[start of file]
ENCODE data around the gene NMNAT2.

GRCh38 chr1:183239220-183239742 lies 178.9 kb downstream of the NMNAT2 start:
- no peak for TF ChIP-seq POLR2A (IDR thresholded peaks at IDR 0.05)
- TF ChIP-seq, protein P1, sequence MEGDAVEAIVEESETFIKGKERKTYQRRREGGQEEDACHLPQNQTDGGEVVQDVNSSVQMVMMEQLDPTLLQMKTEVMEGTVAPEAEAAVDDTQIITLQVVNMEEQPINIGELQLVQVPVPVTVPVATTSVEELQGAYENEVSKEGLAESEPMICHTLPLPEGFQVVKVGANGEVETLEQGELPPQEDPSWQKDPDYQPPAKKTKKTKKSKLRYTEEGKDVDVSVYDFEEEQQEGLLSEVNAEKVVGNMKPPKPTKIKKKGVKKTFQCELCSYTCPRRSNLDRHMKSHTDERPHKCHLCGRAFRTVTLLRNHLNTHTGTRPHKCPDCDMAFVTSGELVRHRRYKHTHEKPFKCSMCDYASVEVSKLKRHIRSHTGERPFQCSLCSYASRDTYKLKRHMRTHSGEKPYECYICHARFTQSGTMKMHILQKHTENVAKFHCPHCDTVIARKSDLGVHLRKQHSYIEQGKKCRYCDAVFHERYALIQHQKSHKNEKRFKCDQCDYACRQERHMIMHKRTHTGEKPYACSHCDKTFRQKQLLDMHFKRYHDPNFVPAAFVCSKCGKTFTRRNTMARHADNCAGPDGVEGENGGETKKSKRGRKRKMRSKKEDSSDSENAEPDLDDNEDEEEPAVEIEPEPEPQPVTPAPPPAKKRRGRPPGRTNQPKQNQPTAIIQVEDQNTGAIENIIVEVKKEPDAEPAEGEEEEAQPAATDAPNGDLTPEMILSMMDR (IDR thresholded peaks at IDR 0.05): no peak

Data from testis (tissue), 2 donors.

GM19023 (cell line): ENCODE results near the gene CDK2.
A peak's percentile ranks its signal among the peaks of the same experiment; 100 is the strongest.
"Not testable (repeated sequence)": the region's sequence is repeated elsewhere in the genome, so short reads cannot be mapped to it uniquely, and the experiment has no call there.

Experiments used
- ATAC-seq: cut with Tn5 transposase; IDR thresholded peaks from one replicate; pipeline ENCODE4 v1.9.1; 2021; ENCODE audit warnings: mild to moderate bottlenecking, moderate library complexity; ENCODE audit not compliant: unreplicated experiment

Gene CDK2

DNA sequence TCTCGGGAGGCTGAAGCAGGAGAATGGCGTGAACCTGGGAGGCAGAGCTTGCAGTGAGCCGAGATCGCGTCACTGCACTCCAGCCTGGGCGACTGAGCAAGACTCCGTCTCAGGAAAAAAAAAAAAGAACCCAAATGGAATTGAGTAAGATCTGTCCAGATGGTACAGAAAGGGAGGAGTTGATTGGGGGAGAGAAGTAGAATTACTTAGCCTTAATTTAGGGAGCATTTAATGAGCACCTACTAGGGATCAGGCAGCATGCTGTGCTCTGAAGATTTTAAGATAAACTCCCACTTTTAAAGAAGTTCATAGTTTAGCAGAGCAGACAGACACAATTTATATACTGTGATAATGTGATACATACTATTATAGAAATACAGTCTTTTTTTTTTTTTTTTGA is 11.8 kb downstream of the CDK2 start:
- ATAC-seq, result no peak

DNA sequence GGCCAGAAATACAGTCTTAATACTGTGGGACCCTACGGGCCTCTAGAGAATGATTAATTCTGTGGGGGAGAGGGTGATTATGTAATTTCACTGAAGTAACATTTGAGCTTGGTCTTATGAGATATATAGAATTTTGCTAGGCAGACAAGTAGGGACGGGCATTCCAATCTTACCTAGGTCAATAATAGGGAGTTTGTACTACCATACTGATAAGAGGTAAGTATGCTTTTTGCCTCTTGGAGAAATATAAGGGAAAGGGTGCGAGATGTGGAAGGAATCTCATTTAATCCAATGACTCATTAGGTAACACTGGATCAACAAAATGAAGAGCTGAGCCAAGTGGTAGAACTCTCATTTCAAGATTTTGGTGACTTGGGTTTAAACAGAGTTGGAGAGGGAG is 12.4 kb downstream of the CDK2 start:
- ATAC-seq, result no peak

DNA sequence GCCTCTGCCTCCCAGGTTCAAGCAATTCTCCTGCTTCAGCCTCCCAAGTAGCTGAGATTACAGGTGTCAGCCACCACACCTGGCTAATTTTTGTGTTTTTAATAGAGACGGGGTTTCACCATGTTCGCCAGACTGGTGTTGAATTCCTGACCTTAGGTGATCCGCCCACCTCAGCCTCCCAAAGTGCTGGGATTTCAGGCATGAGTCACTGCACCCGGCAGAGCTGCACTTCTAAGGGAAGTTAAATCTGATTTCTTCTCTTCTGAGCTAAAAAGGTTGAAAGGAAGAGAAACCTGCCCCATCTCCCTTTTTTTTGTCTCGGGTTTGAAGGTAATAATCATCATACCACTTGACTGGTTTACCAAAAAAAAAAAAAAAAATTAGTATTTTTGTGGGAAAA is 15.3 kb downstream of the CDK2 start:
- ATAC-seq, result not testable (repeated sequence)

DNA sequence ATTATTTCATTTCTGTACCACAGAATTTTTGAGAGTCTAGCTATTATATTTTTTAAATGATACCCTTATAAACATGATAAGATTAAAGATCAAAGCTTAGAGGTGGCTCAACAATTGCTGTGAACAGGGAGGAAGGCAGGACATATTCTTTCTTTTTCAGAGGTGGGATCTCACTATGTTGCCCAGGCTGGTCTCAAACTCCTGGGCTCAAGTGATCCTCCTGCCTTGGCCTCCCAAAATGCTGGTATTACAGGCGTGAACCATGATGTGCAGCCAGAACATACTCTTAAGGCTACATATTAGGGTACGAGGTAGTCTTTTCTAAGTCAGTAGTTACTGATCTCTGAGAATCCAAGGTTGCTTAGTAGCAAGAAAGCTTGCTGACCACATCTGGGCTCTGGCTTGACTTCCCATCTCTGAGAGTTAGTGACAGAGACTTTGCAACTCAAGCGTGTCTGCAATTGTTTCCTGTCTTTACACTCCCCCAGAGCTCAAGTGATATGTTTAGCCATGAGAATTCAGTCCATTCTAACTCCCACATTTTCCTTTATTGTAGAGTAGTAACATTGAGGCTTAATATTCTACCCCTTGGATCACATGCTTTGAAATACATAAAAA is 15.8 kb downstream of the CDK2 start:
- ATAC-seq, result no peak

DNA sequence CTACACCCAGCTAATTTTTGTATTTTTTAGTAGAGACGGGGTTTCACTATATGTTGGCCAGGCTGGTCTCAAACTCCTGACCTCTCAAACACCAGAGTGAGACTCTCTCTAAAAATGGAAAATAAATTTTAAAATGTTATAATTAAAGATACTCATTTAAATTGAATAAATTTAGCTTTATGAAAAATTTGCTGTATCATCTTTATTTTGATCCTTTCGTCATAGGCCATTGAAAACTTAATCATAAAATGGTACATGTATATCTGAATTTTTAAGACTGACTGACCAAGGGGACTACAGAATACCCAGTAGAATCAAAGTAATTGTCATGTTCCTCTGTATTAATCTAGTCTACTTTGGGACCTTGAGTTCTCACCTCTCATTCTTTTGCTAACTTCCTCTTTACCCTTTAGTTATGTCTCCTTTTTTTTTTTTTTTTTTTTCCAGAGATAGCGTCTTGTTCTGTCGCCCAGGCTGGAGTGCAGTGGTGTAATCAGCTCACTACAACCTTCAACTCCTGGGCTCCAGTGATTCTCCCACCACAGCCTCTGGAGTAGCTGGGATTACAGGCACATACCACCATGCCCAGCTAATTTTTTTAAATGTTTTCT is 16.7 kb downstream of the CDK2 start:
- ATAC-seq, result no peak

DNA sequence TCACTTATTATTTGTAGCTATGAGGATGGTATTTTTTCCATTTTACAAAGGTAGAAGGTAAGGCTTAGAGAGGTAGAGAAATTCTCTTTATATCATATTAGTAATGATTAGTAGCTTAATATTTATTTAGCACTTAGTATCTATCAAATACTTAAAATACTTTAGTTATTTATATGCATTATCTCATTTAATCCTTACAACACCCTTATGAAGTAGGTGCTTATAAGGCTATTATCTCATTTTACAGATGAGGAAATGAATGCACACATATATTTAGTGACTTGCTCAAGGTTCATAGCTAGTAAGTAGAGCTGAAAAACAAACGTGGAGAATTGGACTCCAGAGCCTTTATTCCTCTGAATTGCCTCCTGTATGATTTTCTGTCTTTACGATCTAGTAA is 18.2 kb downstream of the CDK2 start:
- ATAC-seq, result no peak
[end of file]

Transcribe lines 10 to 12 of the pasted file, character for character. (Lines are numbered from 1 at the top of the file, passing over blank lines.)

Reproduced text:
- ATAC-seq: cut with Tn5 transposase; IDR thresholded peaks from one replicate; pipeline ENCODE4 v1.9.1; 2021; ENCODE audit warnings: mild to moderate bottlenecking, moderate library complexity; ENCODE audit not compliant: unreplicated experiment

Gene CDK2

DNA sequence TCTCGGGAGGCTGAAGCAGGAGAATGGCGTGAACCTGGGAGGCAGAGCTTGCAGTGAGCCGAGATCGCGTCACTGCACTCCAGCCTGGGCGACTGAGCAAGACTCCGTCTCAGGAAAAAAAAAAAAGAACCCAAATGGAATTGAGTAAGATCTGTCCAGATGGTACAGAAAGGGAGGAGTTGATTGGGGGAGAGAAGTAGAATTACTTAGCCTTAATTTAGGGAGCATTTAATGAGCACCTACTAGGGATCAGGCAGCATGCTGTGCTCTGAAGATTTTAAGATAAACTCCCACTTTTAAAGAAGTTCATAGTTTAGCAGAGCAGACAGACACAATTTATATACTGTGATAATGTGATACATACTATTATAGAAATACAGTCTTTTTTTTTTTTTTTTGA is 11.8 kb downstream of the CDK2 start: